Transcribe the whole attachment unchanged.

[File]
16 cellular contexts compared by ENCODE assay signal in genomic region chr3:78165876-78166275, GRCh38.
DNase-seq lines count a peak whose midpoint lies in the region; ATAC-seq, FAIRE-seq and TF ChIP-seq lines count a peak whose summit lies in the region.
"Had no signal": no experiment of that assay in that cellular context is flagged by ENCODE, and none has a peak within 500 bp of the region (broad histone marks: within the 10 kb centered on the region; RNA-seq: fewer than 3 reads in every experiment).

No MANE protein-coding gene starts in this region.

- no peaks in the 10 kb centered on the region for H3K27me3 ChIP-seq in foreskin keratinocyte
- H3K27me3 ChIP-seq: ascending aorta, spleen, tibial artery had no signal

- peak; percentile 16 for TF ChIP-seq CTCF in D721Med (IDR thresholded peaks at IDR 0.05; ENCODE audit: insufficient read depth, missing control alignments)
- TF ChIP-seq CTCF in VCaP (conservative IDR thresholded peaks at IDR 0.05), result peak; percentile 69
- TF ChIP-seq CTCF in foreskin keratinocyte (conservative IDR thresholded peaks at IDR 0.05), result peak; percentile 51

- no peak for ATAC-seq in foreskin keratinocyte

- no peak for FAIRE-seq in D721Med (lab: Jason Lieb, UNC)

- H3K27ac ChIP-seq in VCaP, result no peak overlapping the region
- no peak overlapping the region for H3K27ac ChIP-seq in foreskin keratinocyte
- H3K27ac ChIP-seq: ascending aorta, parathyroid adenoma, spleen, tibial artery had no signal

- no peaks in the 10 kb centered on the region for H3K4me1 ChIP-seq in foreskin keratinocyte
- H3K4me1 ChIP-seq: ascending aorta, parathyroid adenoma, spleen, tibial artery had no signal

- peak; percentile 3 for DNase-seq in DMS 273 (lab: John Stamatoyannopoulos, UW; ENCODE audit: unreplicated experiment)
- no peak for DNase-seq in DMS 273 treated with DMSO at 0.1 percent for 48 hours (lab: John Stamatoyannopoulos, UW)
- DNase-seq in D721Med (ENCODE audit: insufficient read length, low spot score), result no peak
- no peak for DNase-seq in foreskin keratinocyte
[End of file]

16 cellular contexts compared by ENCODE assay signal in genomic region chr3:78165876-78166275, GRCh38.
DNase-seq lines count a peak whose midpoint lies in the region; ATAC-seq, FAIRE-seq and TF ChIP-seq lines count a peak whose summit lies in the region.
"Had no signal": no experiment of that assay in that cellular context is flagged by ENCODE, and none has a peak within 500 bp of the region (broad histone marks: within the 10 kb centered on the region; RNA-seq: fewer than 3 reads in every experiment).

No MANE protein-coding gene starts in this region.

- no peaks in the 10 kb centered on the region for H3K27me3 ChIP-seq in foreskin keratinocyte
- H3K27me3 ChIP-seq: ascending aorta, spleen, tibial artery had no signal

- peak; percentile 16 for TF ChIP-seq CTCF in D721Med (IDR thresholded peaks at IDR 0.05; ENCODE audit: insufficient read depth, missing control alignments)
- TF ChIP-seq CTCF in VCaP (conservative IDR thresholded peaks at IDR 0.05), result peak; percentile 69
- TF ChIP-seq CTCF in foreskin keratinocyte (conservative IDR thresholded peaks at IDR 0.05), result peak; percentile 51

- no peak for ATAC-seq in foreskin keratinocyte

- no peak for FAIRE-seq in D721Med (lab: Jason Lieb, UNC)

- H3K27ac ChIP-seq in VCaP, result no peak overlapping the region
- no peak overlapping the region for H3K27ac ChIP-seq in foreskin keratinocyte
- H3K27ac ChIP-seq: ascending aorta, parathyroid adenoma, spleen, tibial artery had no signal

- no peaks in the 10 kb centered on the region for H3K4me1 ChIP-seq in foreskin keratinocyte
- H3K4me1 ChIP-seq: ascending aorta, parathyroid adenoma, spleen, tibial artery had no signal

- peak; percentile 3 for DNase-seq in DMS 273 (lab: John Stamatoyannopoulos, UW; ENCODE audit: unreplicated experiment)
- no peak for DNase-seq in DMS 273 treated with DMSO at 0.1 percent for 48 hours (lab: John Stamatoyannopoulos, UW)
- DNase-seq in D721Med (ENCODE audit: insufficient read length, low spot score), result no peak
- no peak for DNase-seq in foreskin keratinocyte